Tag Archives: Mr. Holland’s Opus

An essay of epic proportions

man standing alone in barren desert

Funny thing, but I enjoy writing more when I don’t take it so seriously. Who would have thought?

I sat down to write a blog post the other day, and this overwhelming sense of exhaustion draped over me.

The idea of piecing together a coherent essay – complete with a gripping lede, a compelling thesis, and a succinct conclusion to tie it all up – seemed daunting and not worth the strain. I was tired from a full day of work, and I couldn’t summon the strength to compose a compelling journalistic masterpiece.

I sighed and rested my head in my hands.

Why do I even keep a blog? I thought to myself. It’s all work and no play. It’s not fun anymore.

And right on cue, as if to reaffirm a lesson I already knew, a scene from the 1996 movie Mr. Holland’s Opus started playing in my mind.

In the film, Richard Dreyfuss stars as a high-school music teacher. It’s not his dream job — he’d much rather be at home, working on his own compositions — but throughout the movie he enriches the lives of generations of students by instilling in them a love for music.

There’s a part where a girl is staying after class to practice the clarinet, but she keeps hitting a sour note. She gets frustrated and wants to give up.

So Dreyfuss puts a record on the turntable. It’s “Louie Louie” by the Kingsmen. He tells the girl that even though the music is simple and really not that good technically, he loves it.

He loves it, he says, because music is supposed to be fun. It’s not supposed to be torture and drudgery and endless hours of frustration. It’s supposed to be enjoyable.

And he’s right. The music that touches people comes from the heart. It may not be technically precise, but it’s got soul – and soul is what resonates. It reaches people on a deeper level and evokes all sorts of emotions.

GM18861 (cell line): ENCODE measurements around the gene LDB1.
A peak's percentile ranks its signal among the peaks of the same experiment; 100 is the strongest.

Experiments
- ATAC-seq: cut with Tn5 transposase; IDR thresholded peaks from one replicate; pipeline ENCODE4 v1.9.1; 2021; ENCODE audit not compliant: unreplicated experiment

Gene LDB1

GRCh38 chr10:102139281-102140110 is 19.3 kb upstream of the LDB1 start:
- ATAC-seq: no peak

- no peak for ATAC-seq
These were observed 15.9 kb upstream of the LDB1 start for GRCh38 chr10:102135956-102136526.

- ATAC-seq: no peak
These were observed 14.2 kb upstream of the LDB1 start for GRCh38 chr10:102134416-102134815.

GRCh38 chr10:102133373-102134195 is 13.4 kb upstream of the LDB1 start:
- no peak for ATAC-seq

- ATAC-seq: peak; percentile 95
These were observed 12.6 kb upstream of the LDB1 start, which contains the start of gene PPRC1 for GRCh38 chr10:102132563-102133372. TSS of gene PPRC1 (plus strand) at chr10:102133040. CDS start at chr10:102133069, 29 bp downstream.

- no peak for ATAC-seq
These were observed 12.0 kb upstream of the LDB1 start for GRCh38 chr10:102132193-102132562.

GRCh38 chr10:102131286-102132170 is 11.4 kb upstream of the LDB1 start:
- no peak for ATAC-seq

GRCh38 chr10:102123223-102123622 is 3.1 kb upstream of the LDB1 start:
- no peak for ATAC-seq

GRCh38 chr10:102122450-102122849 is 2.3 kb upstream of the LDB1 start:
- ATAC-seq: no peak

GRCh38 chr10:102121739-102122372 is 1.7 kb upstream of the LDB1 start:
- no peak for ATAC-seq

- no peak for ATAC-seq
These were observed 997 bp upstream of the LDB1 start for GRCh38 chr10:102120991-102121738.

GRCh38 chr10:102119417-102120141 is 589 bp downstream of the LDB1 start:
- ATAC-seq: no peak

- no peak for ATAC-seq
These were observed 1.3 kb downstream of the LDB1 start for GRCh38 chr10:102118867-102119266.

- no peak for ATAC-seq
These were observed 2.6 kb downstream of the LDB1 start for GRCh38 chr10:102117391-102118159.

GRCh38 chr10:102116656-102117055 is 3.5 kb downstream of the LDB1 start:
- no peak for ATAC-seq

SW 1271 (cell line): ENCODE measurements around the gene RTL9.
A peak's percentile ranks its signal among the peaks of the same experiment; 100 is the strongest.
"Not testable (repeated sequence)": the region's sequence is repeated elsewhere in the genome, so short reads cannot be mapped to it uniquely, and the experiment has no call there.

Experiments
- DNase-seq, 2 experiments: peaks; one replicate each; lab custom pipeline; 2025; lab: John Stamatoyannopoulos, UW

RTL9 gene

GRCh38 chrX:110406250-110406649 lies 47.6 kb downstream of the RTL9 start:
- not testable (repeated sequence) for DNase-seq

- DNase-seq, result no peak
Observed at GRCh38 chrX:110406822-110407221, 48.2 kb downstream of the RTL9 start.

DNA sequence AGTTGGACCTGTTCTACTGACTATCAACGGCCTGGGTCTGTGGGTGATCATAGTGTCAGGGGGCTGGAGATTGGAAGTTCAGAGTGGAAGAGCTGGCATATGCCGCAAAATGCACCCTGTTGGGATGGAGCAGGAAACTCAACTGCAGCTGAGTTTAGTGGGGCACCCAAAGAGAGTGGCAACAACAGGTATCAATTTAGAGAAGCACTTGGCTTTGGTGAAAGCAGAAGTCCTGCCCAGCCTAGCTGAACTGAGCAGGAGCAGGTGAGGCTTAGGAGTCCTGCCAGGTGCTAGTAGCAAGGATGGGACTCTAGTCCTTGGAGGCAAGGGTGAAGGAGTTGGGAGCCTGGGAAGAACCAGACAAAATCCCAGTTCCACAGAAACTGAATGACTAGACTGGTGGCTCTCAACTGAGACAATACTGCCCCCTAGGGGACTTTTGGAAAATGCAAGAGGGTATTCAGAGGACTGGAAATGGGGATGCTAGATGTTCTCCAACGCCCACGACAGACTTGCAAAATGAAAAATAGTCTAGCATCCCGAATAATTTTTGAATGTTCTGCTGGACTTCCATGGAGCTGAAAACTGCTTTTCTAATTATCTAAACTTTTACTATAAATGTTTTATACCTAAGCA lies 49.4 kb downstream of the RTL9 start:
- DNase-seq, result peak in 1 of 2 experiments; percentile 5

Essentially, Dreyfuss was telling the girl to lighten up. By treating her practice sessions as excruciating struggles toward perfection, she was forgetting why she wanted to play music in the first place. Her determination to be perfect was draining all the joy from what should have been a pleasurable pastime.

No one decides to become a musician – or, for that matter, a writer – with the hope that the challenges will be agonizing and impossible to overcome.

They decide to do it because they want to express themselves – and because they derive enjoyment from pursuing their craft.

And that was my issue. Like the girl in the movie, I was treating my hobby as if it were strenuous toil. There was no fun in it anymore because I was taking it too seriously.

In my unyielding determination to succeed, I had forgotten why I started blogging in the first place.

I realized, too, that blog posts aren’t high-school essays. They don’t have to have an outline, or a thesis, body, and conclusion. There’s no strict headmistress looking over my shoulder, ready to rap my knuckles with a ruler if I split an infinitive or misplace a modifier.

Blog posts can be whatever we want. There’s no structure required.  Mental wanderings are perfectly acceptable, if that’s your thing. You don’t have to write an essay of epic proportions.

Like music, writing should be fun. Fun writing flows from the fingertips, while strict writing requires endless tinkering and unwavering deliberation.

So like the girl in the movie, I’m going to try to loosen up and enjoy myself. After all, I’m here to have fun.

And just as technical precision doesn’t infuse a piece with heart, a single sour note doesn’t deprive it of its soul.

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